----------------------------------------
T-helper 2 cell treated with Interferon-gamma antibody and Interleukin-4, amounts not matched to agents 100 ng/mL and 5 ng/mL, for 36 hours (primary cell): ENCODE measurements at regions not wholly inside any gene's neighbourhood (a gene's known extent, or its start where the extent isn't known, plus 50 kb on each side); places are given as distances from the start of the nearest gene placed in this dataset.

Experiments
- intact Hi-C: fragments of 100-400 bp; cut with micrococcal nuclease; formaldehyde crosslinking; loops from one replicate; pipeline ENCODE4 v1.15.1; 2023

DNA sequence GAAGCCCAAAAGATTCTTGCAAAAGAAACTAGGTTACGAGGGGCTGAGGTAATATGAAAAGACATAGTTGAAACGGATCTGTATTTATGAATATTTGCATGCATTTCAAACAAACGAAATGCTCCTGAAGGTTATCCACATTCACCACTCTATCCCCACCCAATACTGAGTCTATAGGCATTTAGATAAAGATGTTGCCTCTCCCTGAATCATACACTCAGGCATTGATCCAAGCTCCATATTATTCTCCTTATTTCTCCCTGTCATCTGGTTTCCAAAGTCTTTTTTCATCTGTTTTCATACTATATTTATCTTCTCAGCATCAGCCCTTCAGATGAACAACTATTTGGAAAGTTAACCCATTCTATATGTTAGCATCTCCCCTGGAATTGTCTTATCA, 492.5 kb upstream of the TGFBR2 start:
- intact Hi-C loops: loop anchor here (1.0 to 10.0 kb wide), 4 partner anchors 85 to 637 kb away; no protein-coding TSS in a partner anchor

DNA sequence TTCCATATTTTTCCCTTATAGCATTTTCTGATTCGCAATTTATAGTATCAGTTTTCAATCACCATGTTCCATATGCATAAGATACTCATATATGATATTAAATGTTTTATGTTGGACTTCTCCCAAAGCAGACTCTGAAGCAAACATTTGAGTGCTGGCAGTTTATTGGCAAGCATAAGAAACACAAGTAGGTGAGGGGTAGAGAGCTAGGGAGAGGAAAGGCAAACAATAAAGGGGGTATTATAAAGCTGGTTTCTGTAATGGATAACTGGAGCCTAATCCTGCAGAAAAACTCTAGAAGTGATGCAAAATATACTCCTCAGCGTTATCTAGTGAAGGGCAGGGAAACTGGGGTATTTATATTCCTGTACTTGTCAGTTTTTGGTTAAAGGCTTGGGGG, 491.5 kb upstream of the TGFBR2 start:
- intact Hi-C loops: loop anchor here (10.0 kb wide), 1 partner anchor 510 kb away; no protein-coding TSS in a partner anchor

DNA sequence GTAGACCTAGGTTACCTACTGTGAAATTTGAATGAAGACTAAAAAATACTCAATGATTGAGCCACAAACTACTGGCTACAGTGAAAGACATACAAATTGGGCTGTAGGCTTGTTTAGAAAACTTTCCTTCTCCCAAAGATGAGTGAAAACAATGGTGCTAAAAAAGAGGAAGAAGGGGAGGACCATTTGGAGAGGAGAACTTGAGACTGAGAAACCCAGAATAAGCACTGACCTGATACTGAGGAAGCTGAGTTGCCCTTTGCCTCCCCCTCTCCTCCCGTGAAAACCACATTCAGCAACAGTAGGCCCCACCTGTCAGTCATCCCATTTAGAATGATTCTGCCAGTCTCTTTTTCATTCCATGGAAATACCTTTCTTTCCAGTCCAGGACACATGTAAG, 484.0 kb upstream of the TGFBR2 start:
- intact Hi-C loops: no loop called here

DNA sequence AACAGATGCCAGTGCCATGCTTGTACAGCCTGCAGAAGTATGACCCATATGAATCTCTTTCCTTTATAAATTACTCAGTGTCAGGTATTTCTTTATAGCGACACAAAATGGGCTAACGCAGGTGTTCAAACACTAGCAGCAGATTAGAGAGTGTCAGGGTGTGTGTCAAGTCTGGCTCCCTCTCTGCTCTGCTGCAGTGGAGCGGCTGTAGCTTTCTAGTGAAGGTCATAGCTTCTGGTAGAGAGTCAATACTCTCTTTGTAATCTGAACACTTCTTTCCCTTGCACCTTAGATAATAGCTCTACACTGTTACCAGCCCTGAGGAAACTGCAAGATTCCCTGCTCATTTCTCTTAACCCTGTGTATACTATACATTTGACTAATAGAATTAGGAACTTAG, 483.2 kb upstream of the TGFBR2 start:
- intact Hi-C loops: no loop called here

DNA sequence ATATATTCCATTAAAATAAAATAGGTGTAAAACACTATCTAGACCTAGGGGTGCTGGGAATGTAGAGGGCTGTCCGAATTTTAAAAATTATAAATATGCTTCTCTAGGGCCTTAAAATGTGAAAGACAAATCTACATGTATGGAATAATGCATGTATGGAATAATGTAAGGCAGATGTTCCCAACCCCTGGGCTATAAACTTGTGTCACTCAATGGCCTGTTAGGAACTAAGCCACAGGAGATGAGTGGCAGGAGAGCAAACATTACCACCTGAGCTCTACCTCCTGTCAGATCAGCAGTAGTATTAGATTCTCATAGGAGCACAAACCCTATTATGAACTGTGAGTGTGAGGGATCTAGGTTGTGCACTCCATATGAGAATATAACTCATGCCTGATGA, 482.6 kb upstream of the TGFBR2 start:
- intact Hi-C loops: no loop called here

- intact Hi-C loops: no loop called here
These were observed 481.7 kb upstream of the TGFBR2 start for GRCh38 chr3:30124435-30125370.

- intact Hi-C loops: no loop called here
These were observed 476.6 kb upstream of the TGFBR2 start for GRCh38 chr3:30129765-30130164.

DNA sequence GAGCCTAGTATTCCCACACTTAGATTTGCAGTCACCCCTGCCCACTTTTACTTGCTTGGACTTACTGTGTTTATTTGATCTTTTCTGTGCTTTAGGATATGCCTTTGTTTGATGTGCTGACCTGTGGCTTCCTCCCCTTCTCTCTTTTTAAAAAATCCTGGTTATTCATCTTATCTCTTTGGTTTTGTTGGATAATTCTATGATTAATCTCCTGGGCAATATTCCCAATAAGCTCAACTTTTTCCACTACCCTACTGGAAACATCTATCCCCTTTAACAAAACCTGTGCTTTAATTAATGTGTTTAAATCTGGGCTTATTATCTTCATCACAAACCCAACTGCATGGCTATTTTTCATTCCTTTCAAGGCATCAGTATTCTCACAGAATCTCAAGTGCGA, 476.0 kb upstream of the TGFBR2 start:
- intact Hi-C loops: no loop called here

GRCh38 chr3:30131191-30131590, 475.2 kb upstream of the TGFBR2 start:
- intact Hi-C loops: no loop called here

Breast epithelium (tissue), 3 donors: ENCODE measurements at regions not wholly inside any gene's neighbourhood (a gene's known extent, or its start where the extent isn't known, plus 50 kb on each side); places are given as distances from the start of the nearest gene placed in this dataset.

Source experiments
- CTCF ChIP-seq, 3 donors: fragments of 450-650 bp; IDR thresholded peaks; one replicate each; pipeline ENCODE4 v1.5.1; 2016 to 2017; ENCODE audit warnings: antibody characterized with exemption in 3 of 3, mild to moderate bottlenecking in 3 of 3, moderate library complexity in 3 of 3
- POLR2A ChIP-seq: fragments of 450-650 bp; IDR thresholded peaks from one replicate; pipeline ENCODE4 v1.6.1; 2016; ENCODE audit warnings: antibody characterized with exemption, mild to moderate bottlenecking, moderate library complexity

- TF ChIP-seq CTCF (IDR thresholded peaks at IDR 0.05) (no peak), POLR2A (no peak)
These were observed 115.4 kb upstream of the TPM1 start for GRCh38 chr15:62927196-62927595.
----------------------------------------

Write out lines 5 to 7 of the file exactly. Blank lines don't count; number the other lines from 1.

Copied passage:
- intact Hi-C loops: loop anchor here (1.0 to 10.0 kb wide), 4 partner anchors 85 to 637 kb away; no protein-coding TSS in a partner anchor

DNA sequence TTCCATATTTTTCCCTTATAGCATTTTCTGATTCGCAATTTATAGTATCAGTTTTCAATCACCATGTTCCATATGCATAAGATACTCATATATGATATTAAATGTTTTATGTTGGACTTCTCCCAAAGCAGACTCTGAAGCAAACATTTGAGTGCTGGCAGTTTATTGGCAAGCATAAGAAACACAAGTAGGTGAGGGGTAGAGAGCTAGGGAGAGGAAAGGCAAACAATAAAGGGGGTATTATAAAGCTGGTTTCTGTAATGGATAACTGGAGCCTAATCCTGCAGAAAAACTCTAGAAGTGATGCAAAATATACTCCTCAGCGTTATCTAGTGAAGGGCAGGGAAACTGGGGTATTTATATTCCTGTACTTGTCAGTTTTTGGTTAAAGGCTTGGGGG, 491.5 kb upstream of the TGFBR2 start:
- intact Hi-C loops: loop anchor here (10.0 kb wide), 1 partner anchor 510 kb away; no protein-coding TSS in a partner anchor